Akamai Technologies' shares were gaining ground despite lowered revenue expectations and downgrades which questioned the company's ability to meet its target for break-even results.
Wednesday night the company said it would report a narrower-than-expected loss, but revenue would be lower than expected. It will also reduce 14 percent of its work force in an effort to reach break-even results earlier than expected.
The company blamed the usual suspects: failing dot-com customers. Rival Inktomi Corp. (Nasdaq:INKT) recently had a similar fate; the company said just this Monday it would post a fiscal second-quarter loss larger than previously forecast and that revenues would be far short of First Call's expectation.
Shares in Akamai (Nasdaq:AKAM), which makes software to speed the delivery of Web content over the Internet, were up 18 cents to $6.19 Thursday, despite the bad news.
Akamai now sees first-quarter revenue to be in the range of $39 million to $41 million, compared with previous guidance of $45 million. Earnings before interest, taxes, depreciation and amortization (EBITDA) are expected to be a loss of $35 million to $38 million, compared with previous guidance of a loss of $45 million.
The company also revised 2001 numbers. Revenue is expected to be lower--in the range of $175 million to $190 million, compared with the previously expected $240 million to $250 million. The loss is expected to be narrower though--the company now projects a loss of $110 million to $120 million compared with the previous loss of $140 million to $145 million.
The company also moved up its EBITDA break-even date by a quarter--it now expects to breakeven in the second quarter of 2002.
Many analysts doubted that number, and downgraded the stock Thursday.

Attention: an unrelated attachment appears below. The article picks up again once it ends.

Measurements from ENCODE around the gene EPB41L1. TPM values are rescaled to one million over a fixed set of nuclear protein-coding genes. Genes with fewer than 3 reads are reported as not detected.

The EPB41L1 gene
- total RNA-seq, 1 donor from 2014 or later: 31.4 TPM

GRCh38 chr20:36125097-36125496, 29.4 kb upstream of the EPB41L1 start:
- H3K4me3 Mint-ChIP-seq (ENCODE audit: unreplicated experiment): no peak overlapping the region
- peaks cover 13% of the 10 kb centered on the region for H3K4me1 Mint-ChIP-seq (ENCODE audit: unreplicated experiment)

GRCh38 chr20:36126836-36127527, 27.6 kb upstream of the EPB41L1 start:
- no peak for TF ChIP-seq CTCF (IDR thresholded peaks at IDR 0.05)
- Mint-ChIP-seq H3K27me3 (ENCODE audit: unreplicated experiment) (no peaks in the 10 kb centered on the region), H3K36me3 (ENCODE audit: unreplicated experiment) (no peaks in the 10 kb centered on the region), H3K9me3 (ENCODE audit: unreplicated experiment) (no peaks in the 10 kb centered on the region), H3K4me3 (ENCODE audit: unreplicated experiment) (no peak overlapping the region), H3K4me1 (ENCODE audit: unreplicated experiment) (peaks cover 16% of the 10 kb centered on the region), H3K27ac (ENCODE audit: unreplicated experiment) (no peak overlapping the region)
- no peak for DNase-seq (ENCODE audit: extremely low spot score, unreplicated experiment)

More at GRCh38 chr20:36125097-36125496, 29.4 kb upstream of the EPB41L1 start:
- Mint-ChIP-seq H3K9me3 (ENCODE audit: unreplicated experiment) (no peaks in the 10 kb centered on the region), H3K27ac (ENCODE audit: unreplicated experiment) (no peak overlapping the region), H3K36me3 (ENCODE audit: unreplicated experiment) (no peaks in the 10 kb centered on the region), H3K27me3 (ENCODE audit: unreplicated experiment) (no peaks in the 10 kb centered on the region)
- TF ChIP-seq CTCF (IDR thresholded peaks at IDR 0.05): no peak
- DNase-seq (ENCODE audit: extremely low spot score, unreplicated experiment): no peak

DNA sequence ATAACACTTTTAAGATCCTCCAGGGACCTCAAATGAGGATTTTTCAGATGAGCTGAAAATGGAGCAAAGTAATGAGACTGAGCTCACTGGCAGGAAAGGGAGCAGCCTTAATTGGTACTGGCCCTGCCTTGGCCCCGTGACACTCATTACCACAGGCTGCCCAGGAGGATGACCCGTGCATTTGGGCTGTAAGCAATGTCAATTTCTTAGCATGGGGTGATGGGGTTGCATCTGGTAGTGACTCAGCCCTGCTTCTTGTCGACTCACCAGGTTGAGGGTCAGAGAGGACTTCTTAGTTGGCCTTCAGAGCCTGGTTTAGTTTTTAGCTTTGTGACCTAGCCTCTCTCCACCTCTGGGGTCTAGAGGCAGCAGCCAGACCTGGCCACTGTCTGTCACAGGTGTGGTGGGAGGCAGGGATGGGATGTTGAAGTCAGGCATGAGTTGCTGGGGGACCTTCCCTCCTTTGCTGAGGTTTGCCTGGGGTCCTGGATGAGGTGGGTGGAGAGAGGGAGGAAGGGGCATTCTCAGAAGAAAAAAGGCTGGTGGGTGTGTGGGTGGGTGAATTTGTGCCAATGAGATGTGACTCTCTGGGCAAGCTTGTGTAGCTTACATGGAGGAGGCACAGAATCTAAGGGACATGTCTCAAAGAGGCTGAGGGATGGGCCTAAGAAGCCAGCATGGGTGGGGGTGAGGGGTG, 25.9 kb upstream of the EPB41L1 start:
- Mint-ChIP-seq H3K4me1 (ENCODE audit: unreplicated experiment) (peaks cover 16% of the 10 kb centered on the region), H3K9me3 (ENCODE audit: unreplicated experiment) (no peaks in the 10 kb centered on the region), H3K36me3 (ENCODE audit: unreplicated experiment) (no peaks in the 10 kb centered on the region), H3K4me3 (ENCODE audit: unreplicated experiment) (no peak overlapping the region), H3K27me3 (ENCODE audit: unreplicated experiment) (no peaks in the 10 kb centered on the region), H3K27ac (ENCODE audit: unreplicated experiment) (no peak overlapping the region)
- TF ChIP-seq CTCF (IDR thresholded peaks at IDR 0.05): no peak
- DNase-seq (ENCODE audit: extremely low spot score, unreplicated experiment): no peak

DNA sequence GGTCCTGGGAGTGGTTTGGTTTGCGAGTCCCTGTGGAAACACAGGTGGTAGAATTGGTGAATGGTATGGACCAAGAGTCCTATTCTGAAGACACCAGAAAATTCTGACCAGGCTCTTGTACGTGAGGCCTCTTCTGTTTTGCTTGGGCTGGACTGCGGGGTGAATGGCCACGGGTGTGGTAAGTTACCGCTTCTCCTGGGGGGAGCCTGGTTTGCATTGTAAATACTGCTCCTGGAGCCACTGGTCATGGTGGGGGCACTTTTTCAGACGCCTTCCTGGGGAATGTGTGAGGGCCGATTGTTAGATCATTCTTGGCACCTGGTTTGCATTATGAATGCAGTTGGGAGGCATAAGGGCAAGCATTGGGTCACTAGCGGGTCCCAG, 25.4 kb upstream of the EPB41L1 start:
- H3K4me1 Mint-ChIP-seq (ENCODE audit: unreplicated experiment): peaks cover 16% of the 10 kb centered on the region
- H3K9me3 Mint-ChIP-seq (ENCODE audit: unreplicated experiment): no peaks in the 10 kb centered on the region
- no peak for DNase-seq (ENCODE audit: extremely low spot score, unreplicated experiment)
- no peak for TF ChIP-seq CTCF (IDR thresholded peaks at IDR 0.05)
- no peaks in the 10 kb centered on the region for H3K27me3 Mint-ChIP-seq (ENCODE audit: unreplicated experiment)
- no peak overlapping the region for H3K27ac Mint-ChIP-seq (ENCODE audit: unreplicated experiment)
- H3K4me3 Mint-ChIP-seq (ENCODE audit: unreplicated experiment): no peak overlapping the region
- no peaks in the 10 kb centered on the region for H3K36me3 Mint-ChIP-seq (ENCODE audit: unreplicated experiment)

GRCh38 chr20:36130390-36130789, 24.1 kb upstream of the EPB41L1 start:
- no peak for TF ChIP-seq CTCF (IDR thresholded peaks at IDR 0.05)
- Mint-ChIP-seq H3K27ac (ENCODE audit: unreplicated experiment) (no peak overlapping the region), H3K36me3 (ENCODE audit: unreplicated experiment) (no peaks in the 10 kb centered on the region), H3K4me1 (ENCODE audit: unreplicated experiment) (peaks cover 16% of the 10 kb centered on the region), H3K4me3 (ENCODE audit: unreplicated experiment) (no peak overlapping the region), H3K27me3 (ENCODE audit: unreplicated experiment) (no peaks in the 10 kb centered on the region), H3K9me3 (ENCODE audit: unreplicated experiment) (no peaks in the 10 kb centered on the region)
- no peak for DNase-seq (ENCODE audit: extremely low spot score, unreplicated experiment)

"We do not believe that Akamai can add enough customers in the first two quarters of 2001 to reach EBITDA breakeven by its target," wrote Lazard Freres & Co. analyst Luke Fichthorn, who also downgraded the stock.
Fitchthorn dropped his rating to "hold" from "outperform" and also expressed doubts over management's statement that it intends to secure more vendor financing. The company had outlined a cash flow model whereby it will likely require no outside financing, or at worst, need some vendor financing.
Fitchthorn said his "lack of confidence in management's 2002 revenue and EBITDA estimates," have also caused him to put his current $19 price target under review. He's awaiting an explanation on the company's conference call on April 18th.
Merrill Lynch's Thomas Watts also didn't buy management's predictions.
"Our lower revenue expectation slates Akamai to turn EBITDA positive in the fourth quarter of 2002, two quarters later than management expectations," Watts wrote.
The analyst downgraded his long-term rating on the stock to "accumulate" from "buy" based on the uncertainty.
Another potential negative for Akamai was its announcement that Earl Gallagher, executive vice president and head of sales, is leaving the company. We "believe that he was an integral part of AKAM management--he will be difficult to replace," wrote Fitchthorn.
However, analysts did find some positives. Watts maintained his intermediate term rating on the stock at "accumulate," citing three potential positives: the company's EdgeSuite service is expected to drive revenue growth and higher margins; the company has successfully cut costs, ensuring its business is fully funded and "management and R&D at AKAM are one of the market's best." Watts expects the company will continue to "innovate and offer new, high margin services" as a result.
Lehman Brothers Harry Blount maintained his "buy" rating and said that Akamai's warning has eliminated two of the biggest concerns that have been overhanging the stock. Investors have been fretting over how badly the company will miss estimates, and whether or not it will have enough cash flow. Now that the company has answered those concerns, it has only to answer one last question--"what is up with Apple?"
Blount pointed out that the company hasn't indicated whether Apple (Nasdaq: APPL)--Akamai's largest customer in 2000--will renew its contract, which expired last week.
"We expect Akamai will renew this contract, but at a lower level than the previous agreement," Blount predicted.